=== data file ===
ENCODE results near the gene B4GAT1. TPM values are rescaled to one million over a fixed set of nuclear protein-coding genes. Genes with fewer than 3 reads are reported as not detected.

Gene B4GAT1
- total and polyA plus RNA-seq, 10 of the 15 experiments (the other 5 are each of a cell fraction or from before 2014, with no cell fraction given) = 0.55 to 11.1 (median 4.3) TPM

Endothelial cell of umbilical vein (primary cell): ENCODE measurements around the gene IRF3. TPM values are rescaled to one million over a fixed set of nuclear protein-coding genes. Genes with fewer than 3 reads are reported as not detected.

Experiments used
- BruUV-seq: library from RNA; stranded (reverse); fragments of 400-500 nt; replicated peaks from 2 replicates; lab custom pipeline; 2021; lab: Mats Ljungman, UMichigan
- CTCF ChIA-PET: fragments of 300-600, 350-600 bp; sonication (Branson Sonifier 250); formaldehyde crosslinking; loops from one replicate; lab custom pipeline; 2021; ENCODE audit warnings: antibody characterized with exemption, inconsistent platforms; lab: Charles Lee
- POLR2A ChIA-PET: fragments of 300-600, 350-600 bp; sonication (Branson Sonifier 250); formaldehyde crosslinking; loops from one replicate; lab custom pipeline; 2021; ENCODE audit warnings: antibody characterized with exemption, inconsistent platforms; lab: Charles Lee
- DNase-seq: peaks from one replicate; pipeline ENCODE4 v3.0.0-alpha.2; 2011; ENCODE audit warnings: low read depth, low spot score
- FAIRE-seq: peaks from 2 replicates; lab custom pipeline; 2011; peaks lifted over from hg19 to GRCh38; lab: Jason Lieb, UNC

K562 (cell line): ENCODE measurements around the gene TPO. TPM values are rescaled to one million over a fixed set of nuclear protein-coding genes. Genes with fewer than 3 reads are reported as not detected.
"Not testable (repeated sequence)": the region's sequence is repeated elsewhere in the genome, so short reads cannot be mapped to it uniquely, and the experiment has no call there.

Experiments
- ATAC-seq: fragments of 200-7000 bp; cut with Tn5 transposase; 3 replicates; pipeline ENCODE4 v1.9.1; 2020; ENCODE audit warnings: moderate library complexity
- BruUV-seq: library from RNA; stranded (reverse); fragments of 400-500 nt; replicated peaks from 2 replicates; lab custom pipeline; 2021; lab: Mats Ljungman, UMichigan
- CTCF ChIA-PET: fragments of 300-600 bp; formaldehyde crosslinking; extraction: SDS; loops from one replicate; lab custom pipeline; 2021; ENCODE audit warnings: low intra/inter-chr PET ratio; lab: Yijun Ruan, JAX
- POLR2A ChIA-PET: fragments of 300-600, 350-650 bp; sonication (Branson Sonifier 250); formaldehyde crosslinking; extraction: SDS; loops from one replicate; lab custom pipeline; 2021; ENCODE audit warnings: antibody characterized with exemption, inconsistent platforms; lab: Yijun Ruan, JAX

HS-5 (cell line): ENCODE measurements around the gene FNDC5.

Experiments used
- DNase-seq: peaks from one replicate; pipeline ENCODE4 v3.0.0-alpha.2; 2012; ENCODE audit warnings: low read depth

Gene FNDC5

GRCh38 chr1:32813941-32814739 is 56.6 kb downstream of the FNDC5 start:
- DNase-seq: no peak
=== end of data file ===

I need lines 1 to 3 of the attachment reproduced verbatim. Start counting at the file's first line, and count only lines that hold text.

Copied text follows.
ENCODE results near the gene B4GAT1. TPM values are rescaled to one million over a fixed set of nuclear protein-coding genes. Genes with fewer than 3 reads are reported as not detected.

Gene B4GAT1
- total and polyA plus RNA-seq, 10 of the 15 experiments (the other 5 are each of a cell fraction or from before 2014, with no cell fraction given) = 0.55 to 11.1 (median 4.3) TPM